9) Tower of Hanoi
This team building game with a mathematical twist allows for ample group discussion, planning and problem solving within the participants.
The puzzle consists of three towers/posts/rods with 5 or more discs arranged in conical shape with smallest at the top. The objective of the game is to move the entire stack to another rod retaining the particular order. There are few conditions to be followed while playing this game:
1) At a time, only one disc can be moved from the tower
2) Only the uppermost disc on a tower can be shifted and
3) the team is not allowed to put a larger disc on a smaller disc.
The minimum number of moves required to solve a Tower of Hanoi puzzle is 2n – 1, where n is the number of disks.
This game tests the teams’ instinct to survive in the worst.
Divide everyone in groups of four or five. The scenario is that the teams are lost in arctic and they need to build a shelter to withstand the cold winds. The team elects a leader who is supposed to be suffering from frostbite, so he cant move physically while other team members are supposed to be struck by snow blindness and must be blindfolded.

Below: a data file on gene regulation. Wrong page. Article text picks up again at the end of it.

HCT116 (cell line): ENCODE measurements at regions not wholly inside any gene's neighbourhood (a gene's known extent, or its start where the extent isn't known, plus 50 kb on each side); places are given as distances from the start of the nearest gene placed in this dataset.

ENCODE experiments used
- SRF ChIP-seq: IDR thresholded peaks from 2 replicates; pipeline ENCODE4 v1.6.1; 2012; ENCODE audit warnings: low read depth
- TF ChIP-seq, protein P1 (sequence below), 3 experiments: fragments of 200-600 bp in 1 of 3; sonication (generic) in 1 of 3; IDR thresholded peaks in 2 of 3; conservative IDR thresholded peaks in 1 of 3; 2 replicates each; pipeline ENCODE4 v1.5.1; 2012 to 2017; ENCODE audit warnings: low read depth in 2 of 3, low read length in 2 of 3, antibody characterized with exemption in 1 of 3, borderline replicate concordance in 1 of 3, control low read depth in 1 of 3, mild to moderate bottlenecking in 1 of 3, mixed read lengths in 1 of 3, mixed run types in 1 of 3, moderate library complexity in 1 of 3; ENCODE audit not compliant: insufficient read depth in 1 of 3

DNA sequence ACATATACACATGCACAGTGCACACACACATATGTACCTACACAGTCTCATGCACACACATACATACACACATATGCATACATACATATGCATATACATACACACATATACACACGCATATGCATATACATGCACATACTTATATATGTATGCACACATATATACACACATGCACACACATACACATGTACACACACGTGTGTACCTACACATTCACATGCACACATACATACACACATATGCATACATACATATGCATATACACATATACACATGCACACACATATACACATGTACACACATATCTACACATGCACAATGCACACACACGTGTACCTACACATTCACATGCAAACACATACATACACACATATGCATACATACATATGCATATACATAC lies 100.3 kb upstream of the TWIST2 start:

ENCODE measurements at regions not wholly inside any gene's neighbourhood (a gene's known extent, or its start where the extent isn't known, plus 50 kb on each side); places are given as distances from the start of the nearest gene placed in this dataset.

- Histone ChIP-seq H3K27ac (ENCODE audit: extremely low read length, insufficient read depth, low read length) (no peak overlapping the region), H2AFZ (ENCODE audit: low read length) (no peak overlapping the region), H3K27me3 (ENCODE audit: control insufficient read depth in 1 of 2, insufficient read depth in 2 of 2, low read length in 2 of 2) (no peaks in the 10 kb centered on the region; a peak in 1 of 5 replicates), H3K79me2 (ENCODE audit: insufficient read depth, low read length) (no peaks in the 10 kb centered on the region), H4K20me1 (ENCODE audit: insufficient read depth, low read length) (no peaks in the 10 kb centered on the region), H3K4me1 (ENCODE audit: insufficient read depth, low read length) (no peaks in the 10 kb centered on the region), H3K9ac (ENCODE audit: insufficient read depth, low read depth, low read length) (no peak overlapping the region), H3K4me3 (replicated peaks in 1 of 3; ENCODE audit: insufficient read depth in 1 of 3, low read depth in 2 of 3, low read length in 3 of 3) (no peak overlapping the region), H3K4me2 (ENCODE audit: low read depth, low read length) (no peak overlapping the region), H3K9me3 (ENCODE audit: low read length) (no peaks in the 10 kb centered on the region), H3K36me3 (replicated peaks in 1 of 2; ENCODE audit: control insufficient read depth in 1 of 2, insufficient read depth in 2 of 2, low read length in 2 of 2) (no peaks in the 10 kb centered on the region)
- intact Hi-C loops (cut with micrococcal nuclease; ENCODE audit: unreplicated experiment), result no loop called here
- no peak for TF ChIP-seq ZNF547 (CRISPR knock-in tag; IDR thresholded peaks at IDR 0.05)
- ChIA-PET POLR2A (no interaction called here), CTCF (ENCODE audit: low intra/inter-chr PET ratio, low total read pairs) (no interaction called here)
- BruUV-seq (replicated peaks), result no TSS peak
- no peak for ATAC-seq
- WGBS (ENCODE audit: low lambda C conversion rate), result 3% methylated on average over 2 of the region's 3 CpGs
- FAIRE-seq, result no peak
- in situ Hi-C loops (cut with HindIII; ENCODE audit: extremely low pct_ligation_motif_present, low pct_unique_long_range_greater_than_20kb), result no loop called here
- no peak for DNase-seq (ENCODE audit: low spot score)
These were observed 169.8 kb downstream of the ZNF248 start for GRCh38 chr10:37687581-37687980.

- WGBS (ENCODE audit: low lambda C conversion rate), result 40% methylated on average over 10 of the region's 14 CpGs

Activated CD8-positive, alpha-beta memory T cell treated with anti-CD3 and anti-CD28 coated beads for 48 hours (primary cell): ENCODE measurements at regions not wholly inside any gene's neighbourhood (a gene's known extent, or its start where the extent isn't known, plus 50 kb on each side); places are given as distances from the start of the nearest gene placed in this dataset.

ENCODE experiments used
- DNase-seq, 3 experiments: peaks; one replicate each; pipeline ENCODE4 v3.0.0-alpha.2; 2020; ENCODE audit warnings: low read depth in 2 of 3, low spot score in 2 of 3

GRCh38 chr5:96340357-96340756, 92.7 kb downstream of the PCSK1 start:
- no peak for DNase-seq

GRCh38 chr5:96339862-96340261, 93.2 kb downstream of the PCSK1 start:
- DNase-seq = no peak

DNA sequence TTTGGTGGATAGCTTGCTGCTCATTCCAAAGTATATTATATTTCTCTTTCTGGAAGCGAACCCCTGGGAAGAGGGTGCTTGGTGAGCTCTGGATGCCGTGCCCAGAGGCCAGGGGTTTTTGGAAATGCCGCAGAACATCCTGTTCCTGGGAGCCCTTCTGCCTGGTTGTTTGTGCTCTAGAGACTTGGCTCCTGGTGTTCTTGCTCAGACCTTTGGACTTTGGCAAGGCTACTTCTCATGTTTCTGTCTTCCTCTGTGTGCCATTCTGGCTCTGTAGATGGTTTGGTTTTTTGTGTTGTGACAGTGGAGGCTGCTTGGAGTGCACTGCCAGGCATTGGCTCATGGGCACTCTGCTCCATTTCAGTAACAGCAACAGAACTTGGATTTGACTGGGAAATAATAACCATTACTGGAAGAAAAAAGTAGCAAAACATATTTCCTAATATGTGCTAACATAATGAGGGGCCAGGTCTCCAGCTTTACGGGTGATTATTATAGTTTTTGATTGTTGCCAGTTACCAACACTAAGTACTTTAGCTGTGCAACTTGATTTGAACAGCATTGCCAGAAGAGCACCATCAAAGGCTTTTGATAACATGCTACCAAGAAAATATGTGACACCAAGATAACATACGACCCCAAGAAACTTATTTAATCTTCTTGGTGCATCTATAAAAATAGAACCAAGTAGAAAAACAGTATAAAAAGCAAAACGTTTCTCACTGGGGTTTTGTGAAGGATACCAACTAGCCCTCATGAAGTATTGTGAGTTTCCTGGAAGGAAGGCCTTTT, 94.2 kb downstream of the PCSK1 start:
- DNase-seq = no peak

The leader instructs the team on how to build the shelter without manual helping and the teammates must do so without being able to see.
11) Penny for your thoughts
Team members are often hesitant to open up with each other and this hampers fluid conversation.
To help loosen up teammates and feel comfortable, the game penny for thoughts is perfect icebreaker. This involves collecting pennies/any other coins with listed year and dumping them in a container or box. The important thing to note here is that any of the coin shouldn’t be dated older than the youngest team member.